Here it goes.

To be continued…

Comments and suggestions are welcome.

Love & Forgiveness

Loving someone does not mean you have to like them. That’s basically the gist I got from CS Lewis’ chapter on Forgiveness in Mere Christianity.

It’s funny how often we think we have to like someone if we are to love them. To think that I need to like the people who cut across me in traffic is tedious at best, unwilling at worst. I can forgive them (at least, in the abstract concept) but I will not feel any sort of sympathy or “warm feelings” toward them..

Good news: That’s ok!

As St. Thomas Aquinas put it, love is not a feeling, it is the active will of desiring the good of the other, for the other. In that sense, we can be assured that forgiveness can be achived without having to actually “like someone.” Still, it would be the Christian thing to do to reach out to the other and desire him/her infinite happiness in heaven, as we all are called.

Adventures in Dreams, California and San Salvador – Part 1

This is the first draft of a story, “A Day In the Life of Fernando,” that I hope to polish up and eventually publish. I like to think of it as a sketch to get the ideas going. I’ll post the following chapter later this week. Enjoy!

It was 4am and Fernando woke up to the screeching sound of his alarm. He debated in his mind about getting up.  He had stayed late studying, and he could feel his body yearning for rest. But it didn’t matter what he felt, he knew he had to go for a run. The ROTC semester test was coming up, and he wanted to be among the best. Still, he thought, there’s only so much the body can take, and he needed rest. A few seconds passed by, and Fernando could feel himself drifting back to sleep. 

Not out of courage, but out of habit, he suddenly threw one leg over the bed. He brought the other one over and propped up. Sitting still, he swung between consciousness and sleep. Like a baby taking his first steps, he precariously moved one foot in front of the other towards the bathroom. He turned on up the sharp bathroom lights and washed his face with cold water. He looked himself in the mirror and was content with what he saw.

He was ready, and there was no going back. He put on his running shoes (he’s wore his workout clothes as pijamas), and finished a half-eaten banana from the fridge in his room. After a few bites, he took his iPhone and carefully tip-toed his way past his roommates, heading out into the streets of Los Angeles.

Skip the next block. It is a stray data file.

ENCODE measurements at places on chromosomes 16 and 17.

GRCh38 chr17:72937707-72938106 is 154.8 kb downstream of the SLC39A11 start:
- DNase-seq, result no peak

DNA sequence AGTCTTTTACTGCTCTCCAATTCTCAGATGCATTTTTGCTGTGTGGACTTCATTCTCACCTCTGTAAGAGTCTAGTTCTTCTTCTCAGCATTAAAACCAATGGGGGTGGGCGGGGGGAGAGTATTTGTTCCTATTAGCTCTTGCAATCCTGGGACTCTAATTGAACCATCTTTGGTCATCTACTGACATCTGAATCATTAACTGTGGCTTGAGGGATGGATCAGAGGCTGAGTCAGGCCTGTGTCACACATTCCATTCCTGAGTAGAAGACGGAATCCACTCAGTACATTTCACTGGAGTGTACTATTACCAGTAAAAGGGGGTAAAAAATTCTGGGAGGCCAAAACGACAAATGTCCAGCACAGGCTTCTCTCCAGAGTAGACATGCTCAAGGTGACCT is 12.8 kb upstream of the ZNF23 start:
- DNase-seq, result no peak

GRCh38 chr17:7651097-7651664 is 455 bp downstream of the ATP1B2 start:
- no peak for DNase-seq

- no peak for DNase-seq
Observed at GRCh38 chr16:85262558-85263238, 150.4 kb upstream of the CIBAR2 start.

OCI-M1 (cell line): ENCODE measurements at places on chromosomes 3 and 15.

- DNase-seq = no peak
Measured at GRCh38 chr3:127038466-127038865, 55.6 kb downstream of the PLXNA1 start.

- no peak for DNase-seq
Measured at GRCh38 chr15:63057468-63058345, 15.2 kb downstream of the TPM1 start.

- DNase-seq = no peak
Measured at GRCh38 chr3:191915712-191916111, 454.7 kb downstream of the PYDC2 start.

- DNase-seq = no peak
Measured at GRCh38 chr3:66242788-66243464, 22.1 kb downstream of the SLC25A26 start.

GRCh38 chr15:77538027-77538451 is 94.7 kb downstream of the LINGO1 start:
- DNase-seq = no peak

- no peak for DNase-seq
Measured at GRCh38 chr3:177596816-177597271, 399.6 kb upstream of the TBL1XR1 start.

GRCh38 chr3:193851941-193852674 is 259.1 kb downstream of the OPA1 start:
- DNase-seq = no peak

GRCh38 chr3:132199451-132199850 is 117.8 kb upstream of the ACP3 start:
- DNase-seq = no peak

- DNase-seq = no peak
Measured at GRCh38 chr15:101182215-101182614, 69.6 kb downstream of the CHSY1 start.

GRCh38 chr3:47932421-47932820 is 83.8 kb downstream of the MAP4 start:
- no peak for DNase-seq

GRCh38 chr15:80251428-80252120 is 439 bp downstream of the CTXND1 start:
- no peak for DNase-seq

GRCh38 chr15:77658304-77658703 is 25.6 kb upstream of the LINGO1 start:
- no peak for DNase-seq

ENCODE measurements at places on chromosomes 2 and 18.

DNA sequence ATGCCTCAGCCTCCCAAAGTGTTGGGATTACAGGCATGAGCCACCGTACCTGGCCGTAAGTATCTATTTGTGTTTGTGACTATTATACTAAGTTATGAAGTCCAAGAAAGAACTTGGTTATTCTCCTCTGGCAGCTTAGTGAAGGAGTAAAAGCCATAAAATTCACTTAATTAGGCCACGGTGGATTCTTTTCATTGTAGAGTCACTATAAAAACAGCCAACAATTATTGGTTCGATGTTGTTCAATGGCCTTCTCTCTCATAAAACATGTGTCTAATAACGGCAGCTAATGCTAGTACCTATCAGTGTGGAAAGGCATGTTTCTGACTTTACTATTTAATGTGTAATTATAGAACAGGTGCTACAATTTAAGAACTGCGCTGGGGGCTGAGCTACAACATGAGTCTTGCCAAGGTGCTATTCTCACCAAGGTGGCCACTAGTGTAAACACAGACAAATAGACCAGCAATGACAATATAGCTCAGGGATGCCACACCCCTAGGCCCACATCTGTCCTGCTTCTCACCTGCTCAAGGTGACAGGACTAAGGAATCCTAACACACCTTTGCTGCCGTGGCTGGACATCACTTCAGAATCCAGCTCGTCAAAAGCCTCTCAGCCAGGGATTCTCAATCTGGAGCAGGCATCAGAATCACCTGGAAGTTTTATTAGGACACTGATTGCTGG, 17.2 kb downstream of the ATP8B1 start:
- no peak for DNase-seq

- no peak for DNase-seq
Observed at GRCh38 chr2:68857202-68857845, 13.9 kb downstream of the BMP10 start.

It was pitch dark, and the cool ocean breeze immediately struck his face. He remembered the comfort and warmth of his bed, but quickly dismissed it. It was no use to think about it any longer. He put on Bloomberg radio and sought to immerse himself in the 6 mile run ahead of him. The houses around him were suburban and small, but very expensive due to their close proximity to the college. Fernando didn’t have a car, and Los Angeles isn’t the most bike-friendly place, so he had to find a place nearby to attend his morning classes. He found his shared apartment on Craigslist, but the high price of rent did not give justice to the its dilapidated state.

As a Political Science graduate, Fernando thought he had a lot ahead of him. Born in San Salvador but raised up by his grandmother in San Antonio, it seemed like a different saint was now blessing him in his incredible climb of success in the U.S. His parents were killed in the gang violence that wrecked San Salvador in the 90s and 2000s. Fernando was therefore left alone in a dust-filled house with his grandmother in Texas. It was originally his parents’s house, their first in the US, from wherein they could start their lives anew in America.

His father, being a software programmer, was hired by a startup in San Antonio, who later found out that his hourly wage was cheaper than the weekly budget for dog food in the office. His mother was already a naturalized citizen from Mexico working as a housemaid for the wealthy oil men who had winter houses in the city. After his parent’s death, it was a climb against all odds that now, Fernando thought, could reach as high as the heart of D.C politics. His daily runs fueled his ambition, and kept him in shape for the upcoming ROTC physical that was coming up. Without the ROTC, there would be no way he could afford his education. To trade a few years of combat service for graduate studies was simple math that led to his  current situation now: running at 4am in the sleepy, hallowed streets of L.A before work, before class, with no social life for him, in pursuit of a social justice for all.